This is the time of year, following holidays to exotic and balmy locations, that parents often debate moving abroad and starting a new life for their family. I know when my own brother emigrated to Australia last Summer that it was something he and his wife had debated and researched a lot in the preceeding years. In this post, guest-writer Christina Moore explores various reasons for and against moving children to another country.
Making the decision to move is hard, especially when children are involved. For some children, making the transition from one home to another is easy; for others it's a challenge. So when it comes time to make the move out of country, parents face even more challenges.
There are definite pros and cons to moving children out of country, but weighing those can help make the decision (and the move) easier. Be sure to also follow these tips on how to prepare the children for a move.
Cultural diversity – This is a big deal, especially for children. Cultural diversity includes a wide array of meaning. It can include:
- learning new languages
- immersing in new culture
- gender and/racial acceptance
- multicultural etiquette
- religious tolerance
- broader understanding of art
- enhance global understanding
These are just a few of the benefits that children can experience by moving to another country. College students are often encouraged to take a semester abroad because it enhances their cultural diversity, which improves their employability. By making this move, you are actually putting your child a step ahead of the pack for future employment.
Social media – Let's face it, children are all able to be connected. While everyone will be leaving behind friends (and extended family) with whom they were close, social media now makes it possible for children to stay connected to their old world while immersing themselves in a new one.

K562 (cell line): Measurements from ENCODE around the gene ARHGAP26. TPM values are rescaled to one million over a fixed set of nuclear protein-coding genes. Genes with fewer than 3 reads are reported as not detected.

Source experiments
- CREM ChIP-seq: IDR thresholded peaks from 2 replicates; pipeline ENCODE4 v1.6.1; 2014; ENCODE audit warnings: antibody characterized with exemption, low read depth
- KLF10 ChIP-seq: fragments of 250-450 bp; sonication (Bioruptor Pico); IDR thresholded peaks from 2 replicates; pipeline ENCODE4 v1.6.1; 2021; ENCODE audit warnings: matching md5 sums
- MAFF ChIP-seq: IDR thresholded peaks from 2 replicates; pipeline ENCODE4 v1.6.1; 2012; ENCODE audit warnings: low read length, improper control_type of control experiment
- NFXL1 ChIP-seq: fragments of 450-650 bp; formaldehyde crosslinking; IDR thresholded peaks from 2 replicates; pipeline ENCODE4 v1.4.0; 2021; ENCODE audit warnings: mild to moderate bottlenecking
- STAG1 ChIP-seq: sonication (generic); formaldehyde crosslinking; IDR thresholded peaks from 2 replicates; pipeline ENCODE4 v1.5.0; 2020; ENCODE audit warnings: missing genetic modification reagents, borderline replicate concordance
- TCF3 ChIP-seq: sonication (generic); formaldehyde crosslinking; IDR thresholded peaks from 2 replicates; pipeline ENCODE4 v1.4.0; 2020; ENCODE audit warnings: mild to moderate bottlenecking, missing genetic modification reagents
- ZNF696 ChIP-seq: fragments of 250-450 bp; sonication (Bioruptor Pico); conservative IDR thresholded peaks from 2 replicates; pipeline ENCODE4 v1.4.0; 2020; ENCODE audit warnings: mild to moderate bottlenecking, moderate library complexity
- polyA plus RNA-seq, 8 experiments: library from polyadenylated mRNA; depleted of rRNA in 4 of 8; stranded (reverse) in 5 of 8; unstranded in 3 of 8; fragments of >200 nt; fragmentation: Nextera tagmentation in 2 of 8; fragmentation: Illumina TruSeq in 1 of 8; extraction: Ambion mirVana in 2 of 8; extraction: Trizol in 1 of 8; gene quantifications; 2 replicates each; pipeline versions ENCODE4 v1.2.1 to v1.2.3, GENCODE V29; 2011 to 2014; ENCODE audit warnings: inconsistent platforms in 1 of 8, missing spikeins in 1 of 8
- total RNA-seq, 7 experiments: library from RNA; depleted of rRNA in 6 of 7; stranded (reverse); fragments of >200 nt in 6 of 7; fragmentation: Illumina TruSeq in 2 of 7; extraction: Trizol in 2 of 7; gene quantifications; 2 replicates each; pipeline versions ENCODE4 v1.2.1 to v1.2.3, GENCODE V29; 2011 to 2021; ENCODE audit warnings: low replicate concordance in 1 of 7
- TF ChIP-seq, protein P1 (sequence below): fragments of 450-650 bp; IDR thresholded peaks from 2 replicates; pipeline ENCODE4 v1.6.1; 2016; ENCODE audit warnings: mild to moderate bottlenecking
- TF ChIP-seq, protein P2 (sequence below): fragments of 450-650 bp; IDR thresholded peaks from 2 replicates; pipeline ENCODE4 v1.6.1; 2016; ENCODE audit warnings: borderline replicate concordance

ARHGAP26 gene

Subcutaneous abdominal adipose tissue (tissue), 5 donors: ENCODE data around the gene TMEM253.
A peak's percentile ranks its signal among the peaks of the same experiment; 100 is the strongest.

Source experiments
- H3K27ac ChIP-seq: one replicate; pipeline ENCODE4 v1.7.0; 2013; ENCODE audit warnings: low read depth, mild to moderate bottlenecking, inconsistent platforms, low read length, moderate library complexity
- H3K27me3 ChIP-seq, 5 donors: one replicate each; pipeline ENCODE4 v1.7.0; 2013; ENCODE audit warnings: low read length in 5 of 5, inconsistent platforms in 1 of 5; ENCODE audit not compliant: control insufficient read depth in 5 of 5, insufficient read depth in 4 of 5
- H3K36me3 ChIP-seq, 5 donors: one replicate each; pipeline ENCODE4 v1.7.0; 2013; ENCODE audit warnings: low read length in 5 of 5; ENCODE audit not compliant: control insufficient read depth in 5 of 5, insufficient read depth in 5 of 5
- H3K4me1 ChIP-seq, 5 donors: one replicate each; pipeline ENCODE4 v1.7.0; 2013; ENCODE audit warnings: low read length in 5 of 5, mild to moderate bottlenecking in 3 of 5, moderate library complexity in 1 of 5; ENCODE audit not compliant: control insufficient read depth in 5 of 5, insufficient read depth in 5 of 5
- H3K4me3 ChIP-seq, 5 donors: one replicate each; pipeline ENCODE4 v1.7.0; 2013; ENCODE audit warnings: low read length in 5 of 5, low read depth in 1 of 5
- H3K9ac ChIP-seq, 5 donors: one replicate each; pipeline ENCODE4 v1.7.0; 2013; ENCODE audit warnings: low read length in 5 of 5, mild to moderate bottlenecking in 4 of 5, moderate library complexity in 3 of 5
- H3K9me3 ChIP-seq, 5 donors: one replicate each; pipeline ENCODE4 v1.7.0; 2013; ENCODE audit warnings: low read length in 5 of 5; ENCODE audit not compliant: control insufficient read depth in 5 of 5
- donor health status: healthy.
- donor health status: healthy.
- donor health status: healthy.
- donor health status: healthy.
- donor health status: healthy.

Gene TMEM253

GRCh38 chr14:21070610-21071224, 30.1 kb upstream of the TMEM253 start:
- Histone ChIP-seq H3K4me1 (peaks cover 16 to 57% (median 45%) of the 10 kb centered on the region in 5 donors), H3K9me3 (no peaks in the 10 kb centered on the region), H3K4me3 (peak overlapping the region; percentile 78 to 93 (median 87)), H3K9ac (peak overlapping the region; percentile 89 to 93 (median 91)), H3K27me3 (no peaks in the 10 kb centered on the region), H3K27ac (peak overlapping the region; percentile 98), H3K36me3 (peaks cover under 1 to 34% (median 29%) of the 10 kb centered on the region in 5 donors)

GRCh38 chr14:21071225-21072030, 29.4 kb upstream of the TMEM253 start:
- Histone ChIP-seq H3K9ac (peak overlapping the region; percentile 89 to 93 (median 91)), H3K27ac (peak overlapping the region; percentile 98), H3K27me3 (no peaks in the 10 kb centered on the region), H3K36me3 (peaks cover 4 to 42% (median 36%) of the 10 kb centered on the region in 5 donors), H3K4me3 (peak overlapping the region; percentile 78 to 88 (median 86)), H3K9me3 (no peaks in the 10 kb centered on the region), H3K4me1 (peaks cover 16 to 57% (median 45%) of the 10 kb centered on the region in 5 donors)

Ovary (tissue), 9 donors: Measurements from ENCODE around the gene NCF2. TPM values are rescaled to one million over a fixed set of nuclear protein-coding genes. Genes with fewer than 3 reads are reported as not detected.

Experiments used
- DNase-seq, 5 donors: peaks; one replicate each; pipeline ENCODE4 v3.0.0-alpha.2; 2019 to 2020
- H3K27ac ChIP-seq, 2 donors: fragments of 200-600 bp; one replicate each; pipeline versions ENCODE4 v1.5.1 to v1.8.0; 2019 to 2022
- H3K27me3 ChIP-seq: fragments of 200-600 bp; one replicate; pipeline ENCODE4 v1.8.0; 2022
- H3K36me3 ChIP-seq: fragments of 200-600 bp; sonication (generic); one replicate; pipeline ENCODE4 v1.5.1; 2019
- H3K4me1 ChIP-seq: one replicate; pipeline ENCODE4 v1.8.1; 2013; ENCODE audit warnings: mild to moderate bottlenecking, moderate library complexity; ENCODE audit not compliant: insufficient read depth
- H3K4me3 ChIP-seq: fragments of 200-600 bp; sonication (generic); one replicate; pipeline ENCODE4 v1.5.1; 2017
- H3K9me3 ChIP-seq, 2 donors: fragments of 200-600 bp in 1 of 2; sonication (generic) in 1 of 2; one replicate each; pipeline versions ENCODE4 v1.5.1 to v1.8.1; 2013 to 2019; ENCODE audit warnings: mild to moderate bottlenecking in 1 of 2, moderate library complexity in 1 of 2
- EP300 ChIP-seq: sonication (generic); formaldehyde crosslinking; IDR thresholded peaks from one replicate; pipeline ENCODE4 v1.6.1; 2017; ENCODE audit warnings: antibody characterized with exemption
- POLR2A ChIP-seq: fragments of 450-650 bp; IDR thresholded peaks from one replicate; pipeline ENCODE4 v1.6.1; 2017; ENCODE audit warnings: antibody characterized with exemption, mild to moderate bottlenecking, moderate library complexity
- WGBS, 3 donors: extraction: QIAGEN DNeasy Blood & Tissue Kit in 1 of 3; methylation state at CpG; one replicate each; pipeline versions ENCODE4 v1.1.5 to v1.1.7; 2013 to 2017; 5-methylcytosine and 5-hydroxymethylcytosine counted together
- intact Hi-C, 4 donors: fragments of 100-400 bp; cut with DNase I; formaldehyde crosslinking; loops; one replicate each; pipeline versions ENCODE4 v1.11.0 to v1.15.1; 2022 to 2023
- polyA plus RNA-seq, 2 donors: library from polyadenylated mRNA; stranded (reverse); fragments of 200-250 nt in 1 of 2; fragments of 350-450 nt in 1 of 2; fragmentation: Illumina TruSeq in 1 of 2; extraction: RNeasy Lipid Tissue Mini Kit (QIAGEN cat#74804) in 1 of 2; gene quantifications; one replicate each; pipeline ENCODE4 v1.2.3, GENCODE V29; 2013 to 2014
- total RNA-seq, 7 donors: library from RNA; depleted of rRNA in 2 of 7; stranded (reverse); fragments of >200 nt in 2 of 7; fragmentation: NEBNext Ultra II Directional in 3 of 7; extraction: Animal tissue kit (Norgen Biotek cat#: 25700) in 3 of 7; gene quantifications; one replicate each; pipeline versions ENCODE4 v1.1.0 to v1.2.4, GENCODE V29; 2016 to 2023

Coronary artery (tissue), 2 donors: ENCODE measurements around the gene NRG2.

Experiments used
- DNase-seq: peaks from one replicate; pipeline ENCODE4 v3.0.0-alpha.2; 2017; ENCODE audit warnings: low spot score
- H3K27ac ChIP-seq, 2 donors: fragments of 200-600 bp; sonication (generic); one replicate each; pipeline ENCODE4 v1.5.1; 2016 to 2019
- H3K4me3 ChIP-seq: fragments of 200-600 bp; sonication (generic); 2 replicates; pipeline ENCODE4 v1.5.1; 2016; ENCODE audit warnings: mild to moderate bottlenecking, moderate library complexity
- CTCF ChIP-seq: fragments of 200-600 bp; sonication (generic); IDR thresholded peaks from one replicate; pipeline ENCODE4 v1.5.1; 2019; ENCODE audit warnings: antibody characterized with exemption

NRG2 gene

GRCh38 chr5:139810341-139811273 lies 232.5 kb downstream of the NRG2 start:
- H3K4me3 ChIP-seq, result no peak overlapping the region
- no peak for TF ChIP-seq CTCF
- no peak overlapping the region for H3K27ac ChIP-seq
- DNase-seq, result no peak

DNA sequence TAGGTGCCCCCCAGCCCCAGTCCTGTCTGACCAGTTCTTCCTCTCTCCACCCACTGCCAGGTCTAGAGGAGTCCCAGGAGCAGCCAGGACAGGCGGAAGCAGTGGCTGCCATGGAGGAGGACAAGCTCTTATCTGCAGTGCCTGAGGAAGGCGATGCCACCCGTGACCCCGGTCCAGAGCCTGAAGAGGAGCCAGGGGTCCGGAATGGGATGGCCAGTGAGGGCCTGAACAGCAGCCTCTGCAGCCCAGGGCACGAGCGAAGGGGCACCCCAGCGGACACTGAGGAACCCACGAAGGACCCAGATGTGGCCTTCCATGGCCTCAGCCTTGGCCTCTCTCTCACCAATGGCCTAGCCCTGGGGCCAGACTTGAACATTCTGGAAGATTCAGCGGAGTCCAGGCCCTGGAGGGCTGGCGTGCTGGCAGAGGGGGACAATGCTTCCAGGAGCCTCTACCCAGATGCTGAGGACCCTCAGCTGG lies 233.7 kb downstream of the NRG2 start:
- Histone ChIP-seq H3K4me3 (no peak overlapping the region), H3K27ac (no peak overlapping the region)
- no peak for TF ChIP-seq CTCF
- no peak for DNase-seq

Culture shock – If you are moving to a country that is somewhat similar to your native one, this may not be as much of a problem. However, if you are moving somewhere that has different social etiquette or a new language, it can potentially inhibit the progress your child makes. Culture shock can cause a child a lot of emotional stress, so be prepared to help them adapt to the new surroundings.
Permanence - Children get attached to their surroundings. It makes moving across the country, across the state, or just across town hard. It can make moving abroad even more of a challenge. As tempting as it may be to buy a new bed once you reach your new home, you just might want to hold on to the old one a little longer. Familiarize them with their new environment before making changes.
It's also a good idea to pack slowly and put in the child's bed and toys last so that they can be the first thing unpacked in the new home. You can make this transition easier by renting moving containers from United Mayflower. Then, items can be packed at a casual pace and you can make sure your child has what they need right away when you unpack.
You can help the child make a smoother transition by introducing them to the new environment before the big move. If you have the time (and the means) to visit the new country and stop by the new home, take your child with so that they can see where they are moving to. Try to hype up the area before the move by pointing out fun things they can do once they move. It doesn't matter if they are two or teenage, getting them familiar with and excited about the move can make the transition to a new country much smoother.